Improving heifer calf performance, making the most of maize after a good growing season and protecting milk production from late summer grass changes.

These are three key issues being tackled by leading animal nutrition and forage preservation specialists, Volac, at this year’s UK Dairy Day in Telford, Shropshire.

Feeding calves to allow these valuable future herd replacements to meet their optimum lifetime potential is a key focus.

Volac is highlighting how to maximise heifer calf performance using the latest computerised feeders and its innovative range of milk formulas.

“Feeding calves a high quality, whey-based milk replacer packed with the vital bioactive components (found at very high levels in natural colostrum) in the whey fraction of milk will help support good calf health, growth and development,” says Samantha Sampson from Volac.

The company is also running milk mixing demonstrations on its stand number H153 on September 11 and highlighting the crucial importance of using clean feeding equipment and utensils.

“Feeding calves enough milk formula in early life is crucial because it is a golden opportunity to maximise growth. However, your mixing rate must be accurate and your hygiene as good as it can be if key growth targets are to be met,” adds Ms Sampson.

With maize crops nearing maturity, Volac is also discussing locking in maximum feed value.

“After a good growing season, there’s lots of potential in maize crops for this harvest,” says Volac business manager, Jason Short.

“We’ll be providing topical guidance on preserving maximum feed value into maize silage – not only by minimising obvious losses from silage heating up, but also hidden losses caused by inefficient fermentation.

“Combined together, dry matter losses from heating and poor fermentation can be like losing a couple of trailer loads out of every 10 going in the clamp. Also, modern maize varieties are often still green at harvest, and there’s a strong argument that greener leaves with a higher moisture content need more help with fermentation.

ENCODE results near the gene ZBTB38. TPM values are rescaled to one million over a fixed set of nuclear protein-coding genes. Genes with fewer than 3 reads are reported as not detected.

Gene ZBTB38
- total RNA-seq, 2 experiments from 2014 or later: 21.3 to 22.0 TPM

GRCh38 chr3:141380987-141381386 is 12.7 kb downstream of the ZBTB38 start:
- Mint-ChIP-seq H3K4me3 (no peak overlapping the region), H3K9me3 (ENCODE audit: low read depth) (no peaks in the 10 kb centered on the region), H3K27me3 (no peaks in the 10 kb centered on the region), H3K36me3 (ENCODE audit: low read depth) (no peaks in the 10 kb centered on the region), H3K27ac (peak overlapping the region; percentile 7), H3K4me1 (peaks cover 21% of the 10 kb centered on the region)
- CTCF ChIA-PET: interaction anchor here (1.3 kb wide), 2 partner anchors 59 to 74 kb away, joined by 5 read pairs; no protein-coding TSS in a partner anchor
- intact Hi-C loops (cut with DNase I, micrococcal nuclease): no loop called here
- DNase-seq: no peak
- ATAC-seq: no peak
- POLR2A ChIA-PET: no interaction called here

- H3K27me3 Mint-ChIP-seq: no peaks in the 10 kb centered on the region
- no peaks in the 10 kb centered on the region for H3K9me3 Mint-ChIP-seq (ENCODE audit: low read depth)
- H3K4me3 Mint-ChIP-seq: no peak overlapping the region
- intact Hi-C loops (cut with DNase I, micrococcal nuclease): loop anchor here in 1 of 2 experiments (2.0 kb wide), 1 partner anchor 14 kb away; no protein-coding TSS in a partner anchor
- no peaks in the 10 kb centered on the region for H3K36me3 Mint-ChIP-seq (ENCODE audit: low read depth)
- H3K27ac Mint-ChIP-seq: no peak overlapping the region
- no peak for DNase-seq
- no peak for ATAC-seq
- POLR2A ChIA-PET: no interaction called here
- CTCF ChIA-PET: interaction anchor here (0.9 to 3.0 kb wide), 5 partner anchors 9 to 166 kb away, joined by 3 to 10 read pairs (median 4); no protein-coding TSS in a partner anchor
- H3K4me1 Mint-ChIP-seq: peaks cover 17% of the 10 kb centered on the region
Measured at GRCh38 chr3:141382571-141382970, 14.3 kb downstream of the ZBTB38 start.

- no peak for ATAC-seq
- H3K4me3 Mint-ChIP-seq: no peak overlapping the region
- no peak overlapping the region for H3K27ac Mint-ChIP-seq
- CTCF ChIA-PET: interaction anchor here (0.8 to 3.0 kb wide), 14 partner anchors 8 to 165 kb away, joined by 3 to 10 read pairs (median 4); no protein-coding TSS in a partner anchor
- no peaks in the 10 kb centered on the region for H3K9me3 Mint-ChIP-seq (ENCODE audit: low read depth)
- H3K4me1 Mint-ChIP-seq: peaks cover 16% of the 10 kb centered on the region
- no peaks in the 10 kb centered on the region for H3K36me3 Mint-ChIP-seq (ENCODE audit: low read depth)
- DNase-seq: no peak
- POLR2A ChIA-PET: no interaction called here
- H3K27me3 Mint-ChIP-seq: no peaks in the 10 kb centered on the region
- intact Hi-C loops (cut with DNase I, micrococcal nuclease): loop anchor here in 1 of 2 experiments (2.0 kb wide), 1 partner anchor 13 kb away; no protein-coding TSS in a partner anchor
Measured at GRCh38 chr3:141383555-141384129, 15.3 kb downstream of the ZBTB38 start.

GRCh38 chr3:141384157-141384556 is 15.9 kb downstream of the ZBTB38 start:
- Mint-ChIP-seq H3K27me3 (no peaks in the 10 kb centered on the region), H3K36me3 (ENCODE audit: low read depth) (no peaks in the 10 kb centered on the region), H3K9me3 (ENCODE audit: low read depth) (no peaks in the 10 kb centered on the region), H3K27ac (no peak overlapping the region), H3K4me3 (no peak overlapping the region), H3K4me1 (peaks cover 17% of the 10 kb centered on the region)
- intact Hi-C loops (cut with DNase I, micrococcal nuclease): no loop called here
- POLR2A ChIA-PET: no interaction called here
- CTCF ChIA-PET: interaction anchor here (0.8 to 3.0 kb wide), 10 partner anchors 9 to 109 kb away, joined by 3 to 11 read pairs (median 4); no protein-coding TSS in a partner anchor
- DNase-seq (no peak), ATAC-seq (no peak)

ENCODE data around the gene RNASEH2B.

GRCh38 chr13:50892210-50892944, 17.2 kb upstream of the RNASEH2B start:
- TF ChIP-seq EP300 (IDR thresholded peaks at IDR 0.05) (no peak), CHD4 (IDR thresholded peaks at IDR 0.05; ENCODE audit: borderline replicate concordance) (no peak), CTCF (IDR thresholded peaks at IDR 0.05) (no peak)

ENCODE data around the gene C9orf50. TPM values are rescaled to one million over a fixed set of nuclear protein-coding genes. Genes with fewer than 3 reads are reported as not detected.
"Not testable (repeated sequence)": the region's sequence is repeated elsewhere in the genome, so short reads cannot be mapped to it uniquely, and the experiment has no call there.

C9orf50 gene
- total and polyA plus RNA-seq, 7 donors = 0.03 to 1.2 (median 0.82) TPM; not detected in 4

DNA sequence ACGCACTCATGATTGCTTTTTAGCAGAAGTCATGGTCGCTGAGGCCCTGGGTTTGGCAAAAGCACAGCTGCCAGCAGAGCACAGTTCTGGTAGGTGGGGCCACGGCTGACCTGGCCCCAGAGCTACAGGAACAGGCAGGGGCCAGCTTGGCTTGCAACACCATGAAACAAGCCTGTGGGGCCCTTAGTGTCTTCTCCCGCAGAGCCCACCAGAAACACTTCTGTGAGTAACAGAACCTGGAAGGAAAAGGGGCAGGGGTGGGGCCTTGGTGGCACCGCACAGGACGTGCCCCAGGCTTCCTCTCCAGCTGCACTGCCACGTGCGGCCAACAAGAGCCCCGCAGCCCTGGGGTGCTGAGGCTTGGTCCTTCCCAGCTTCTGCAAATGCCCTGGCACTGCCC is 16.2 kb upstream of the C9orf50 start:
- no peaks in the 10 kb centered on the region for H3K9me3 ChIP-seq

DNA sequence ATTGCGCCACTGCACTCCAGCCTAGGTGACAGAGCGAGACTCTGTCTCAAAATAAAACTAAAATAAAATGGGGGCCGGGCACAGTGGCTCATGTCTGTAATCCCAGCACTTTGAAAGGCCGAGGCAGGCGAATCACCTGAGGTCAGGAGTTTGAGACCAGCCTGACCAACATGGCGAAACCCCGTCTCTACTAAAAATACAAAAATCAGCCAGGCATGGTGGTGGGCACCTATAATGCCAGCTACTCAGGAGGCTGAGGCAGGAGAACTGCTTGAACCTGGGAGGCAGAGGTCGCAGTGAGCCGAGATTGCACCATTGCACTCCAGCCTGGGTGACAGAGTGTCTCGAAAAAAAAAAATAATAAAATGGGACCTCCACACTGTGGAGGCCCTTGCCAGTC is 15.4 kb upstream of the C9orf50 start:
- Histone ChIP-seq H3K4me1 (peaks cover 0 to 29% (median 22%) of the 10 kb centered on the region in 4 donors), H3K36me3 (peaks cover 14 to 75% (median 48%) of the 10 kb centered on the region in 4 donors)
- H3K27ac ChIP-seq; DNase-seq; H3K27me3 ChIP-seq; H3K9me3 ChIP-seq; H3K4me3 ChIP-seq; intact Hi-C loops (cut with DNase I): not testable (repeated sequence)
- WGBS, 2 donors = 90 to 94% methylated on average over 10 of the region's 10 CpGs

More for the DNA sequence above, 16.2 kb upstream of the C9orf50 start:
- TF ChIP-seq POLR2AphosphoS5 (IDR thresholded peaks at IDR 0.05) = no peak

“We’ll be offering advice on effective harvesting technique, good clamp management and proven additives for tackling not just one but both of these issues.” .

According to Dr Richard Kirkland, global technical manager for Volac Wilmar Feed Ingredients, a change in feeding strategy may be needed towards the end of the grazing season to maintain milk production.

“High levels of grass rejection in paddocks not grazed tight enough will result in a decrease in forage digestibility. In turn, this can have a negative impact on milk yield and quality,” explains Dr Kirkland.

“In all grazing systems, butterfats are also at risk as the oil concentration in grass begins to increase as it comes out of the reproductive (flowering) phase. The result will be a leafier, high oil grass that can trigger a similar rumen response as early-season grass.”

To protect milk production from seasonal grass changes, Dr Kirkland recommends buffer feeding with rumen-protected fat supplements specific to the particular needs of the farm to improve digestibility while acting as a dense energy source.

“Ongoing research has highlighted the effects of individual fatty acids on different areas of performance, including milk yield, milk fat content, body condition score and fertility,” explains Dr Kirkland.

“Choosing the right fat supplement balanced with optimum levels of specific fatty acids will not only overcome seasonal grazing conditions, but also elevate crucial areas of cow performance.”